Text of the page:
January may seem like a downtime in the landscape and garden. But there are jobs to perform this month to get the landscape and garden off to a good start for a New Year.

Here are some gardening ideas from the University of Florida's Institute of Food and Agricultural Sciences Extension North Florida Gardening Calendar (http://edis.ifas.ufl.edu/ep451) for the month of January.

Cool-season annuals that can provide color through winter and into early spring include pansy, viola, petunia and snapdragon. See Annuals: http://edis.ifas.ufl.edu/topic_annual_landscape_plants.

Select and plant camellias this month. Visit local nurseries now for best selection of colors and forms. See Camellias: http://edis.ifas.ufl.edu/topic_camellia.

In the vegetable garden, Irish potatoes can be planted now. Start with healthy seed pieces purchased from a local nursery or online seed catalog. Continue planting cool-season crops, including broccoli, kale, carrots and lettuce. See Vegetable Gardening in Florida: http://edis.ifas.ufl.edu/topic_vegetable_gardening.

Plant deciduous fruit trees now to give their roots time to develop before the warm, dry spring months. Prune existing trees. See Temperate Fruit for the Home Landscape: http://edis.ifas.ufl.edu/topic_home_temperate_fruit.

Be ready to cover tender plants to minimize damage. See Cold Protection and Chilling Damage of Landscape Plants: http://edis.ifas.ufl.edu/topic_landscapes_and_cold.

Prune non-spring flowering shrubs and trees this month to improve form. See Pruning Landscape Trees and Shrubs: http://edis.ifas.ufl.edu/topic_tree_pruning.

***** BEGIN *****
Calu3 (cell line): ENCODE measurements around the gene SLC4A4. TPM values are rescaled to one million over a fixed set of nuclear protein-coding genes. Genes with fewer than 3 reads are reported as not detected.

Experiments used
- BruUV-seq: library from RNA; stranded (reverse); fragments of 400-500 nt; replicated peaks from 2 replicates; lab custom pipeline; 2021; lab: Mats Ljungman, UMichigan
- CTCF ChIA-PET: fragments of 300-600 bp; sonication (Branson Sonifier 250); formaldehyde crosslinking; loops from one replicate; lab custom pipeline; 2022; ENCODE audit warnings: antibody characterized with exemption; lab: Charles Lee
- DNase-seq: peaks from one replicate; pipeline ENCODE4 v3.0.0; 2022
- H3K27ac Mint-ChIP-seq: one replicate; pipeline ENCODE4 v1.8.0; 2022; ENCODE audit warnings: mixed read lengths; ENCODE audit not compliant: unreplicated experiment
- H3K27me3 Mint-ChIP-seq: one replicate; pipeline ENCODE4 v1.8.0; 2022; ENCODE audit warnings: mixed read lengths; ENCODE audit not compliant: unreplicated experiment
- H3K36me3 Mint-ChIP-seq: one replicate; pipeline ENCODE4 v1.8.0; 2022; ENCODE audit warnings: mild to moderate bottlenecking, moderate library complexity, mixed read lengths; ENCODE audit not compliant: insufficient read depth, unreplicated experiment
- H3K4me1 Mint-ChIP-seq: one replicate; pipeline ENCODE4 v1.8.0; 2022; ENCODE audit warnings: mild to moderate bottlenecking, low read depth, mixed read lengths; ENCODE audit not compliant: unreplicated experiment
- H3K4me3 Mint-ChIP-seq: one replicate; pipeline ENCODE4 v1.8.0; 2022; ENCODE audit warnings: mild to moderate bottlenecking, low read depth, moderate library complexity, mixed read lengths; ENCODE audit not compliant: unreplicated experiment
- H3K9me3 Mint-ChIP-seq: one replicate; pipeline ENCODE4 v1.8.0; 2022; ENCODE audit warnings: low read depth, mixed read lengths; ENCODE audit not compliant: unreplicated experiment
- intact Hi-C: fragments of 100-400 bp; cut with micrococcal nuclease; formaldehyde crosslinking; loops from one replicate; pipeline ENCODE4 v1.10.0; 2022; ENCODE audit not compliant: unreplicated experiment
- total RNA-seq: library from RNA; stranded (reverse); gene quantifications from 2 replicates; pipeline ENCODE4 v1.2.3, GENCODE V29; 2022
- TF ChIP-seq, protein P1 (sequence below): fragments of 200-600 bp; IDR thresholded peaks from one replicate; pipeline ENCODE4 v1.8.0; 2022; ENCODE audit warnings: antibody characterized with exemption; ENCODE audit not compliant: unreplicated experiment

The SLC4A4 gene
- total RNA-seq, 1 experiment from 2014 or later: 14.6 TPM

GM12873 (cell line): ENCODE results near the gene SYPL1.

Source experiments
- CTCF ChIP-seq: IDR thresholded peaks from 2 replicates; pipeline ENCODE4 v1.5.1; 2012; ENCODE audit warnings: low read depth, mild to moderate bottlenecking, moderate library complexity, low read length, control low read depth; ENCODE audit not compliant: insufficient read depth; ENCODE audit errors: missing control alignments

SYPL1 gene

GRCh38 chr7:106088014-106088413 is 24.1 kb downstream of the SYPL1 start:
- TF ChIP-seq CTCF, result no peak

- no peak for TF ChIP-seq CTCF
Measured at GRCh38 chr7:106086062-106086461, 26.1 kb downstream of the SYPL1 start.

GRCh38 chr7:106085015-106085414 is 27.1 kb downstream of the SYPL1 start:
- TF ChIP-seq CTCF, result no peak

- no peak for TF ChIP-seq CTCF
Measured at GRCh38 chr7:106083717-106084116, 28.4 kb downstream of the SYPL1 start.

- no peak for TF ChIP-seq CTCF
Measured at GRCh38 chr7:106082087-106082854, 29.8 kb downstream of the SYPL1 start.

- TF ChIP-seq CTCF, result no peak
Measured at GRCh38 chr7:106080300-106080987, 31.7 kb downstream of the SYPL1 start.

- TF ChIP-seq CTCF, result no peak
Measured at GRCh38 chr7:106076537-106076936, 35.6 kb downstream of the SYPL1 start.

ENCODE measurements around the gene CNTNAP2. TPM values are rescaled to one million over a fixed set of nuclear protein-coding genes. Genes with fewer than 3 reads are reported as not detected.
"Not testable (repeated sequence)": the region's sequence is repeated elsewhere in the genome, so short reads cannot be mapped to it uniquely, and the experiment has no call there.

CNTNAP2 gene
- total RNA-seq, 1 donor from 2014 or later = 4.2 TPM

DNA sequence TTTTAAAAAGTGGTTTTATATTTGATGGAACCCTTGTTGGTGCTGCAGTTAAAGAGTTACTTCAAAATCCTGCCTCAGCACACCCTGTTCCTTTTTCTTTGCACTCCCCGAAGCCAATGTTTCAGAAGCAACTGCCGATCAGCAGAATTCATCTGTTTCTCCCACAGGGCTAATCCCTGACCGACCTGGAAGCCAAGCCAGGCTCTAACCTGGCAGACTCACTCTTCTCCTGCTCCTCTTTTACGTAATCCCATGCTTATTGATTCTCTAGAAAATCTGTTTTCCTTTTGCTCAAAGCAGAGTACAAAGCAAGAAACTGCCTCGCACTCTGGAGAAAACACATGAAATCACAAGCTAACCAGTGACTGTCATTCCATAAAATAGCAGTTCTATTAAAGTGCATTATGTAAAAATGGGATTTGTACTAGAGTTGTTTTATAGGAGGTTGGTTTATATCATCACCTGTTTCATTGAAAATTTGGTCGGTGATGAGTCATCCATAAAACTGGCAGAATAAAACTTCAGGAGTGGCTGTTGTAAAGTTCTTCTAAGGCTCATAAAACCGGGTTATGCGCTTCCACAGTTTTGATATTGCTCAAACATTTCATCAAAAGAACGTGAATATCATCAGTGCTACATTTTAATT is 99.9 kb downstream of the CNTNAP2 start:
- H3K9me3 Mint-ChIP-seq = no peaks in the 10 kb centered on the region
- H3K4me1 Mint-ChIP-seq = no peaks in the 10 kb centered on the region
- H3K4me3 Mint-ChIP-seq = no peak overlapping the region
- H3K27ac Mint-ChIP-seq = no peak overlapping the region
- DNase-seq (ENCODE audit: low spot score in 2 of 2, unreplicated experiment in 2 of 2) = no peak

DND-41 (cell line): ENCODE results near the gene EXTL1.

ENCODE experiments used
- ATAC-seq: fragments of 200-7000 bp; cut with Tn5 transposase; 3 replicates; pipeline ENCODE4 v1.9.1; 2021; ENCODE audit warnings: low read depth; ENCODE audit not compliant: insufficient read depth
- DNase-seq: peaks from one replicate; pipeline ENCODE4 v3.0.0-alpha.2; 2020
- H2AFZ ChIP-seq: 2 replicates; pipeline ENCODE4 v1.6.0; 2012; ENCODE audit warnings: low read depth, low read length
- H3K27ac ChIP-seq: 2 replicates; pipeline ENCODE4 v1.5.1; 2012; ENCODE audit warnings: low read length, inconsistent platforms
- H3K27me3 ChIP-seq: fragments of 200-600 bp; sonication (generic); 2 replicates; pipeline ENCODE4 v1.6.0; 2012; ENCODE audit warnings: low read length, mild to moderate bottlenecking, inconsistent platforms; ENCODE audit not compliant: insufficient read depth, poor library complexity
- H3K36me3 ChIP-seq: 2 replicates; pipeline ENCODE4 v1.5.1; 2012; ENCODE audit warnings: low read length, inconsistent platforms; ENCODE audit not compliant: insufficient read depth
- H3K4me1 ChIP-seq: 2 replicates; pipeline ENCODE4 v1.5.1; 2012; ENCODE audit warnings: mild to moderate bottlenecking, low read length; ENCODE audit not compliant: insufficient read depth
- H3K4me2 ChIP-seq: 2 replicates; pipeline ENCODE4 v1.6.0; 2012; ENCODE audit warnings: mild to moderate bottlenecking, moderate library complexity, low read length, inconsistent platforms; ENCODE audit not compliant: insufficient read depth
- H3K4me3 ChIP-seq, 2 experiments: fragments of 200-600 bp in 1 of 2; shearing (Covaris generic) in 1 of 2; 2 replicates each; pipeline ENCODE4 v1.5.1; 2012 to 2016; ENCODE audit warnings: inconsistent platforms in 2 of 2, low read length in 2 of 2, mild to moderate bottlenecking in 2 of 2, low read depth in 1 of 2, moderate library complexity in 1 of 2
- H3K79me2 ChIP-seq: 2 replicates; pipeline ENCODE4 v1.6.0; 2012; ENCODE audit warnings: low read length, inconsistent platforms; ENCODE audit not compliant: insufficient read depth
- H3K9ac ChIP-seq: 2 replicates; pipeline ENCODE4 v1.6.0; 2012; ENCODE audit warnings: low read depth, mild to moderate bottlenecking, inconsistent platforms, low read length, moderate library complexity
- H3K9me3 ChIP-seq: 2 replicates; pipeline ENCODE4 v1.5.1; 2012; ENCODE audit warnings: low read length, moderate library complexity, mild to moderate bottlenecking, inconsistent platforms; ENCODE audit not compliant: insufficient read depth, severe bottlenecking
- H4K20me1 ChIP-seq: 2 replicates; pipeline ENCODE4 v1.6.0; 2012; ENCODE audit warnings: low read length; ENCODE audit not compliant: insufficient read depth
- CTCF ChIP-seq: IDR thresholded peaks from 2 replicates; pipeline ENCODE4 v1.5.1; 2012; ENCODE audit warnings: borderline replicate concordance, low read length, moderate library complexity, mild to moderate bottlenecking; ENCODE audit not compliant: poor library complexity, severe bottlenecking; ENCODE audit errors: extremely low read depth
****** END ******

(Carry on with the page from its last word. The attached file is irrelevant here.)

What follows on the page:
Celebrate Florida Arbor Day, the third Friday of January, by planting a tree. Consider a hurricane-resistant tree such as live oak, bald cypress, cabbage palm or crapemyrtle. See Arbor Day in Florida: http://edis.ifas.ufl.edu/topic_arbor_day.

On crapemyrtle, remove seed pods, crossing branches and small twiggy growth to improve appearance and form of the plant, if desired. Hard pruning is not required. See Crapemyrtle: http://edis.ifas.ufl.edu/topic_crapemyrtle and Pruning Crapemyrtle: http://gardeningsolutions.ifas.ufl.edu/care/pruning/pruning-crapemyrtles.html.

Control persistent scale insects on citrus, shrubs, camellias and deciduous fruit trees by applying horticultural oil while plants are dormant. See Landscape Pest Management: http://edis.ifas.ufl.edu/topic_landscape_pests.

The University of Florida Institute of Food and Agricultural Sciences Extension Office in your county, including the one at 3098 Airport Road in Crestview, can help you with reliable gardening information during this New Year.

Other Extension topics include agriculture, family and consumer info, sustainable living and 4-H youth. 

Larry Williams is an agent at the University of Florida's Institute of Food and Agricultural Sciences Extension office in Crestview.